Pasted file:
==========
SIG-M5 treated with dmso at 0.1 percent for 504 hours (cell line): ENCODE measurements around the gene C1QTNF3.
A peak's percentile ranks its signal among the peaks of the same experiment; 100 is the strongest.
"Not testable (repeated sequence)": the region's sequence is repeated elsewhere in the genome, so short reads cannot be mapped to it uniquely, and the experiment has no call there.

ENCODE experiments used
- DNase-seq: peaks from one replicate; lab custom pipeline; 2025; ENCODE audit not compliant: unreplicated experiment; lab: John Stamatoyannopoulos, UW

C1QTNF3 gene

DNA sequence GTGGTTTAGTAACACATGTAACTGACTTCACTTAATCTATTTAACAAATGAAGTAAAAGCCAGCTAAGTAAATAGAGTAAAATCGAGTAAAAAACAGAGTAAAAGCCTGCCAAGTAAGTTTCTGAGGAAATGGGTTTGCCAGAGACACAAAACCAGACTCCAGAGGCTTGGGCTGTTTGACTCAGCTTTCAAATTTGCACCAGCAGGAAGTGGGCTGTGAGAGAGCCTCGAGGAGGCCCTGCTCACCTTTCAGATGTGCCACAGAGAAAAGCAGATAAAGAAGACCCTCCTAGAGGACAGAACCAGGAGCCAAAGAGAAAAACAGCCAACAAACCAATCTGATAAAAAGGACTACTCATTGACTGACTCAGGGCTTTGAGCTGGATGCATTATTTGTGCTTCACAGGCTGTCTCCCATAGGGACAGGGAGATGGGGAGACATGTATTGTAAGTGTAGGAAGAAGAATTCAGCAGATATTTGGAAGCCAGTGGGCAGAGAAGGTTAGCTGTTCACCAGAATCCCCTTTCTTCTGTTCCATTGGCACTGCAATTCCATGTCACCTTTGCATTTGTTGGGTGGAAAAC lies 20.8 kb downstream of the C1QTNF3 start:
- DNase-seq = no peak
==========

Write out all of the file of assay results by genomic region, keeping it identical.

SIG-M5 treated with dmso at 0.1 percent for 504 hours (cell line): ENCODE measurements around the gene C1QTNF3.
A peak's percentile ranks its signal among the peaks of the same experiment; 100 is the strongest.
"Not testable (repeated sequence)": the region's sequence is repeated elsewhere in the genome, so short reads cannot be mapped to it uniquely, and the experiment has no call there.

ENCODE experiments used
- DNase-seq: peaks from one replicate; lab custom pipeline; 2025; ENCODE audit not compliant: unreplicated experiment; lab: John Stamatoyannopoulos, UW

C1QTNF3 gene

DNA sequence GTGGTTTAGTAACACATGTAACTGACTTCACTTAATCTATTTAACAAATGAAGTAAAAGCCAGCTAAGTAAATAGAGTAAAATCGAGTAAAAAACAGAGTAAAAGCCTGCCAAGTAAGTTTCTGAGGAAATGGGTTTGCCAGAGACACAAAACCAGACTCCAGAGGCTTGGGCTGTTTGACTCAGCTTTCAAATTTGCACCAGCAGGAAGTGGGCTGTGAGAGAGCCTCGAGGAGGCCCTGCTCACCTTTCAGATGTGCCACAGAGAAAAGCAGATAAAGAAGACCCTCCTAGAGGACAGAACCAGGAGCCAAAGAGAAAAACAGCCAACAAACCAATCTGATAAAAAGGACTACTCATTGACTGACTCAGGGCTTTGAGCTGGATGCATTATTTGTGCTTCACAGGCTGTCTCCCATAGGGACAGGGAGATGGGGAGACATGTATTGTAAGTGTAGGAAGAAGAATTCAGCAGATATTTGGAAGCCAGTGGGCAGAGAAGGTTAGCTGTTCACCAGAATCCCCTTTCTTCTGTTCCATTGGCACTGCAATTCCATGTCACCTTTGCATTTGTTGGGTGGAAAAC lies 20.8 kb downstream of the C1QTNF3 start:
- DNase-seq = no peak